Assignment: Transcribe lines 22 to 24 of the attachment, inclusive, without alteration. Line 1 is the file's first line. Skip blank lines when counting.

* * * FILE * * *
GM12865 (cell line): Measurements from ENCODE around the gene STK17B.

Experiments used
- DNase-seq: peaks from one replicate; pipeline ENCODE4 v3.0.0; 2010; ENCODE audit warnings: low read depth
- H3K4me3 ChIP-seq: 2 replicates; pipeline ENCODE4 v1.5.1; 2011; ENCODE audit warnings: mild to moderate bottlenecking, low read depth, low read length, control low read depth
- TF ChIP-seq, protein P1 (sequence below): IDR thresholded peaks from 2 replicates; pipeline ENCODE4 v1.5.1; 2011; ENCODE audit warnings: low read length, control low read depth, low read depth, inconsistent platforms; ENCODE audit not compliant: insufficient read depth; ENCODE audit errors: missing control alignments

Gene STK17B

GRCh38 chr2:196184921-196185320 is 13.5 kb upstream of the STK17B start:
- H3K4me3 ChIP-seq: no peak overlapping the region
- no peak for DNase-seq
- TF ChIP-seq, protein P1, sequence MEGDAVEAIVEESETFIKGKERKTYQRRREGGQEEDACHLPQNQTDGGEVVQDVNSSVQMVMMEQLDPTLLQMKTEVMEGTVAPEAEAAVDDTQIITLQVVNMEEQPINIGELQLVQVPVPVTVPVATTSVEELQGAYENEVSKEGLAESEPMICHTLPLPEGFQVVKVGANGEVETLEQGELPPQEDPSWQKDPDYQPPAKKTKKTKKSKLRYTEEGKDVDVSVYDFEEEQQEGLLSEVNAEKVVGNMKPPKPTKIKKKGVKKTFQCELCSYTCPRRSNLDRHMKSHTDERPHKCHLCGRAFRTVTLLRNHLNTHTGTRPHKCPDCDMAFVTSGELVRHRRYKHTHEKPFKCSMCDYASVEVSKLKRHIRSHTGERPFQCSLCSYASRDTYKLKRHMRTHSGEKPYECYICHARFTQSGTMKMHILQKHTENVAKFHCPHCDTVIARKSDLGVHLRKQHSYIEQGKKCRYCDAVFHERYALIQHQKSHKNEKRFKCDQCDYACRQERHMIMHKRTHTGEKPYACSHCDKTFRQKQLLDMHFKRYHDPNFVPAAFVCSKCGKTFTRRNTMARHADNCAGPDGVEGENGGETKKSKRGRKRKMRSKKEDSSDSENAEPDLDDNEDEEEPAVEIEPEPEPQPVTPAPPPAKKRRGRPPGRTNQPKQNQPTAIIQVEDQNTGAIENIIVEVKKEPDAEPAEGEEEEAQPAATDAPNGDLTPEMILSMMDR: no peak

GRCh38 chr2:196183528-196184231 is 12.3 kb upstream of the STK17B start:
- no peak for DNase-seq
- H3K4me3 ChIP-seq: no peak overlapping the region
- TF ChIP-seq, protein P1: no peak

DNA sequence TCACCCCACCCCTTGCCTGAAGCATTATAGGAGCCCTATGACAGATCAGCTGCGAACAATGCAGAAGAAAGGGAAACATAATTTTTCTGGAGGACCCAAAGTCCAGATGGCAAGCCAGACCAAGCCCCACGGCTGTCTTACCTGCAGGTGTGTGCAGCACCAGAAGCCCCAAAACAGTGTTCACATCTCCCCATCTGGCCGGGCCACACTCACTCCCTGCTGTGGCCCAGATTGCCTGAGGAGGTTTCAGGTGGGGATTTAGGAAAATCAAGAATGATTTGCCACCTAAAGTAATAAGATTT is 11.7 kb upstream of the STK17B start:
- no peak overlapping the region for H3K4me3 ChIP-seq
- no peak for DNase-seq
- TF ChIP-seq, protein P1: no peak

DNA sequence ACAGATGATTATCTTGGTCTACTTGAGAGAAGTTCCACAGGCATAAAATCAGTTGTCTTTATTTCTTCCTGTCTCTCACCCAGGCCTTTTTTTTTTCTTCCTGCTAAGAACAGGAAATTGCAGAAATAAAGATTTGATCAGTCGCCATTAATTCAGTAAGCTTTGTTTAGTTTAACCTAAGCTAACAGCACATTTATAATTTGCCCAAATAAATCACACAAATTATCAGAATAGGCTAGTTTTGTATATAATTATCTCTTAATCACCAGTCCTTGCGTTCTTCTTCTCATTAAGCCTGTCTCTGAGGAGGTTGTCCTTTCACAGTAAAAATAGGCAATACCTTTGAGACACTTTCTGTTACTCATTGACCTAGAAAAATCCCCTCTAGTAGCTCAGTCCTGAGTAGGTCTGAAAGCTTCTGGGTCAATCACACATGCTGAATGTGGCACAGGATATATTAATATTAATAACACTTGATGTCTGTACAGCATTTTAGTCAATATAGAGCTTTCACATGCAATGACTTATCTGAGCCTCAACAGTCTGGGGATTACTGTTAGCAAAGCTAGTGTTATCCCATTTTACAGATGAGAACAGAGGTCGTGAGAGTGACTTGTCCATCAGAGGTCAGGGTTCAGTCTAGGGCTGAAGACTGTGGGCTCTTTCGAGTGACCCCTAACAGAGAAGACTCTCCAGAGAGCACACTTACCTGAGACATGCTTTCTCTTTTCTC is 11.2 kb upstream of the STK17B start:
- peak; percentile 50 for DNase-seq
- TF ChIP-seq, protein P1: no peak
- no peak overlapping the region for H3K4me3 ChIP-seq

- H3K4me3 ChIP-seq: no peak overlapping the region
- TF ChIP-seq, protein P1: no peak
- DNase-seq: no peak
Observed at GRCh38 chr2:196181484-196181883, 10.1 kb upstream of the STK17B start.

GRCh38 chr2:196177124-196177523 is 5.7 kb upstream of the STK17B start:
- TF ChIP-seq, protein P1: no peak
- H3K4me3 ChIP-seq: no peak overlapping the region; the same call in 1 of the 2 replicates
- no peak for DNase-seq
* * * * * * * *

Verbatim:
- no peak overlapping the region for H3K4me3 ChIP-seq

- H3K4me3 ChIP-seq: no peak overlapping the region
- TF ChIP-seq, protein P1: no peak